A shock new report confirms the Queensland Government’s decision to impose the world’s highest royalty taxes on coal producers has hit the resources sector for six, with all commodities feeling the pain.
According to data from the Queensland Resources Council’s (QRC) latest State of the Sector report for the June 2022 quarter, more than one quarter (27%) of resources leaders expect to employ less people at existing operations over the next five years as a direct result of the State Government’s royalty hike.
This compares to the same survey six months ago, which found no Queensland CEOs expected to cut jobs over the next 12 months and 35% were feeling confident about increasing employment at their operations.
QRC Chief Executive Ian Macfarlane said the report confirms the industry’s worst fears about the impact of the government’s higher royalty taxes on future investment plans.
“This latest data shows the State Government’s extra royalty tiers have dramatically impacted business confidence and investment plans across all commodities, not just coal projects,” he said.
“The report is a major red flag because it shows how much the royalty hike has hurt Queensland coal projects as well as gas, base metals and critical minerals projects.
Most resources companies don’t just focus on just one commodity, so hitting the coal sector with higher taxes has had a scattergun effect across our industry and forced a rethink of investment plans.
Nearly one third (31%) of non-coal CEOs now expect to cut jobs at their existing operations over the next five years, as companies look to invest capital in less-risky destinations.
This is a very sobering outlook for Queensland at a time people are already feeling under pressure from rising costs of living and higher interest rates.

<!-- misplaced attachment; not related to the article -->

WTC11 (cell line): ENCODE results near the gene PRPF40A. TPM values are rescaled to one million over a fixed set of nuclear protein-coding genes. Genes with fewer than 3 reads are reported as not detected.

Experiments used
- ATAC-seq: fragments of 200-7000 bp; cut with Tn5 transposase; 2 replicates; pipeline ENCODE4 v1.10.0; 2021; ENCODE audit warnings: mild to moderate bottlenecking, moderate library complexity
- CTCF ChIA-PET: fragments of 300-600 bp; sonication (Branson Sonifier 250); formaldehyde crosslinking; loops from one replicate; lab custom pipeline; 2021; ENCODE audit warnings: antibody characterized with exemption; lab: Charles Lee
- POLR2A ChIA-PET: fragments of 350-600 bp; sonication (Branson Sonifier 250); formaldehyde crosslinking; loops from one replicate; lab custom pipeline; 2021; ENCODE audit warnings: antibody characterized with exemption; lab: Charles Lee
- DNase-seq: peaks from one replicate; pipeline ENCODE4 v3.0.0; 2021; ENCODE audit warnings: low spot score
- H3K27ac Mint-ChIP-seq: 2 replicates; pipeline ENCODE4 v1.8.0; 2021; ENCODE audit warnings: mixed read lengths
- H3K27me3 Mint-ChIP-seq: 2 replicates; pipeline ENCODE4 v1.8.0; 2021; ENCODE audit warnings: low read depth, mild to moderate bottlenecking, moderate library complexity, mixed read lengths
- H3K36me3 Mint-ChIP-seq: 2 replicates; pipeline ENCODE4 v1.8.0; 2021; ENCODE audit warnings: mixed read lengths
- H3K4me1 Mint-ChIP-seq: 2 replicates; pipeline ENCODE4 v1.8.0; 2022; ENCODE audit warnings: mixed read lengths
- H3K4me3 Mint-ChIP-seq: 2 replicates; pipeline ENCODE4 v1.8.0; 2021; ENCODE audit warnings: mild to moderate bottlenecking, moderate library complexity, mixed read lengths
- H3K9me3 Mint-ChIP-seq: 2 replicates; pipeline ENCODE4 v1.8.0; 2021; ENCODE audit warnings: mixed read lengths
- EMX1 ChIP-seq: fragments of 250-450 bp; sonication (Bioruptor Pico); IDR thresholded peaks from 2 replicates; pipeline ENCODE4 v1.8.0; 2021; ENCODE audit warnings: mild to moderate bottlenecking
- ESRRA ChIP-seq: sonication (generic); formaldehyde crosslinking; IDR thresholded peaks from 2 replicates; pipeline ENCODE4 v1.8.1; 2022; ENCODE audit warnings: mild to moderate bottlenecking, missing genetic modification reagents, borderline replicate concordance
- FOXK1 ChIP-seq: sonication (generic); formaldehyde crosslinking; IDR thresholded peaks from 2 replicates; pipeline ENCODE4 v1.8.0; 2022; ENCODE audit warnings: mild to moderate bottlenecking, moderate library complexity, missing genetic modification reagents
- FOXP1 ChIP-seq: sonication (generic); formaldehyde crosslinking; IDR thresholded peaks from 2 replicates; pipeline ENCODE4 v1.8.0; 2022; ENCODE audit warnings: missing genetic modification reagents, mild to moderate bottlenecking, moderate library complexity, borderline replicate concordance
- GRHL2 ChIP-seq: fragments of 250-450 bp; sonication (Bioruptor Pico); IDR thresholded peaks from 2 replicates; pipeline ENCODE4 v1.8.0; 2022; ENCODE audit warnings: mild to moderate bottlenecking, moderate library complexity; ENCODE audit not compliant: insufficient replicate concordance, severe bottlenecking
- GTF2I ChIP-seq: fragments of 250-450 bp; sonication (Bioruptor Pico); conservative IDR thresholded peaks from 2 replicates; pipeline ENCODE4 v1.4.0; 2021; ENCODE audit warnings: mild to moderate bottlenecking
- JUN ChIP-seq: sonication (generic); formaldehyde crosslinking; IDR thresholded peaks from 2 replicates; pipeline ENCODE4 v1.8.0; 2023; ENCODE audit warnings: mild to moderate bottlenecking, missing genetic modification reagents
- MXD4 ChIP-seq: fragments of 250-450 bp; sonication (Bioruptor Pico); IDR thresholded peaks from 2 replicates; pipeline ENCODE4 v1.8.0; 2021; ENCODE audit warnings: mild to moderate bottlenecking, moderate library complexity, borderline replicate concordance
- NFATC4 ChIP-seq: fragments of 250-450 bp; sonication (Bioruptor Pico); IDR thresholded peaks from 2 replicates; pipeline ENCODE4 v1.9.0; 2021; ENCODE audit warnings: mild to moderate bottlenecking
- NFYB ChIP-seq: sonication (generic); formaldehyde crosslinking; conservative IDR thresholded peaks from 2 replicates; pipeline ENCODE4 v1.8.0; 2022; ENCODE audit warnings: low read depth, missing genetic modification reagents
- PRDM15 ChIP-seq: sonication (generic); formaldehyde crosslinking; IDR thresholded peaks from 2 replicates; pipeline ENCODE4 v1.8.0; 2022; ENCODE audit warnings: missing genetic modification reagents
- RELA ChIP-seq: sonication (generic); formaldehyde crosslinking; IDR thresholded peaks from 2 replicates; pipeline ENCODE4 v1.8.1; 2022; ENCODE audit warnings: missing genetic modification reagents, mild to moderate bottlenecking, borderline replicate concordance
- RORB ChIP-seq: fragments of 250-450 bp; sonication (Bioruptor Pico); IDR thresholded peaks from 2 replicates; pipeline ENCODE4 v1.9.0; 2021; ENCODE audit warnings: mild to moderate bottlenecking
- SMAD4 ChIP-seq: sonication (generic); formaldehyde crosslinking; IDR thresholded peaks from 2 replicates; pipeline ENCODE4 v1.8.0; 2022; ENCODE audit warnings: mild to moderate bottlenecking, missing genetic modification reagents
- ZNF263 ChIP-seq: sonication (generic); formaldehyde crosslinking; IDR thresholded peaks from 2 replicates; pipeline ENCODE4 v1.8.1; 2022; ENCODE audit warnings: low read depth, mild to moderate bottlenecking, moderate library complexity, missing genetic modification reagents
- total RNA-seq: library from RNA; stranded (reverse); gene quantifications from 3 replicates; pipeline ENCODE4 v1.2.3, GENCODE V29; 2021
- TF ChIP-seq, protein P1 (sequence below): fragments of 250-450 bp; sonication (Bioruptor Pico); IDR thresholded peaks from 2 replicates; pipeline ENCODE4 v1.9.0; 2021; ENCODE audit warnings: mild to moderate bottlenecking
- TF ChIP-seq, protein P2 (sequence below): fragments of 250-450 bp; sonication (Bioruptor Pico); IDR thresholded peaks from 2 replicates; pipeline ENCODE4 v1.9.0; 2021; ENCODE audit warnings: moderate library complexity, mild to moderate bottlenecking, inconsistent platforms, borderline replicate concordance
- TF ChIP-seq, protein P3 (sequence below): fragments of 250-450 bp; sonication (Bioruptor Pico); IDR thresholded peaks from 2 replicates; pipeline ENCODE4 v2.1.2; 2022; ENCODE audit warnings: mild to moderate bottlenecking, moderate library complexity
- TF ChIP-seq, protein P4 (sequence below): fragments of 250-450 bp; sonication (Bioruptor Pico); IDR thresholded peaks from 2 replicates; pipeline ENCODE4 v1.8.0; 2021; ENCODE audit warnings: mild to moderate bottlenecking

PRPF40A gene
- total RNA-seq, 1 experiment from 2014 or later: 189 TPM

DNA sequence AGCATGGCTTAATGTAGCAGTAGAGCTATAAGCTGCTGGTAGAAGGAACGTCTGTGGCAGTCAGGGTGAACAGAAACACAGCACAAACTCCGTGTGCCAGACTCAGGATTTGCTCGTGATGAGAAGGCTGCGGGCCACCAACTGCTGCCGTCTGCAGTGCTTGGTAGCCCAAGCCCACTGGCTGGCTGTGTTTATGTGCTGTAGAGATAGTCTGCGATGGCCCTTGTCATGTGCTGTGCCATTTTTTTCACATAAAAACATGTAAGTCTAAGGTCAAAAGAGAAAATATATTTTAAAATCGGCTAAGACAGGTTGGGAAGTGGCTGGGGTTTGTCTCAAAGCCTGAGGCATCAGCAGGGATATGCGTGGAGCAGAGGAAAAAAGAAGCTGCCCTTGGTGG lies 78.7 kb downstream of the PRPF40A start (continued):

The last thing people need to deal with is a downturn in the resources sector, which will impact every Queenslander in one way or another.”
Mr Macfarlane said resources companies with established operations in Queensland can’t pick up mines and relocate them, but new projects or planned expansions of existing sites will be hit hard as companies consider investing in less highly taxed destinations.
The QRC’s latest report found more than half (54%) of CEOs believe the likelihood of expanding or upgrading their existing operations has decreased because of the royalty hike.
More than half (62%) said the likelihood of new projects had also fallen, with 38% saying the chance of undertaking new projects had dropped by more than 25%.
“This is a big hit to industry investment plans for a State Government that’s constantly talking up an expanded new economy minerals sector, and to Australia’s future energy and resources security,” Mr Macfarlane said.
Mr Macfarlane said the State Government’s coal royalty hike will cost the sector far more than the $5.5 billion projected by the Queensland Treasury for 2022-23.
Using the latest forecast coal prices from independent analysts such as Westpac (from 18 August 2022), coal royalties could reach $12.1 billion in 2022-23, with $4.4 billion generated from the new royalty tiers.
QRC modelling based on earlier coal price forecasts from the Office of the Chief Economist, predicts coal royalties will reach $16.1 billion this financial year, with $6.7 billion generated from the new tiers.
Mr Macfarlane said the impact of Queensland’s now uncertain resources investment environment is already being felt, with Australia’s largest mining company BHP announcing it would pause investment plans in Queensland due to the sudden increase in state royalty taxes.
“And this is unlikely to be the last project to be affected. It’s a very difficult situation for our sector, when only four months ago we were being thanked by the State Government for playing a key role in Queensland’s economic recovery from COVID-19.”
A CEO sentiment survey in the QRC report found the top three concerns keeping Queensland resources leaders awake at night right now are (1) the global macroeconomy, with some CEOs pointing to a looming recession and the impacts of the Ukraine war as a major concern; (2) high input costs which has jumped from sixth place to number two since the December 2021 quarter; and (3) the problem of attracting and retaining skilled employees, which has fallen from the number one position for the first time since the June 2021 quarter.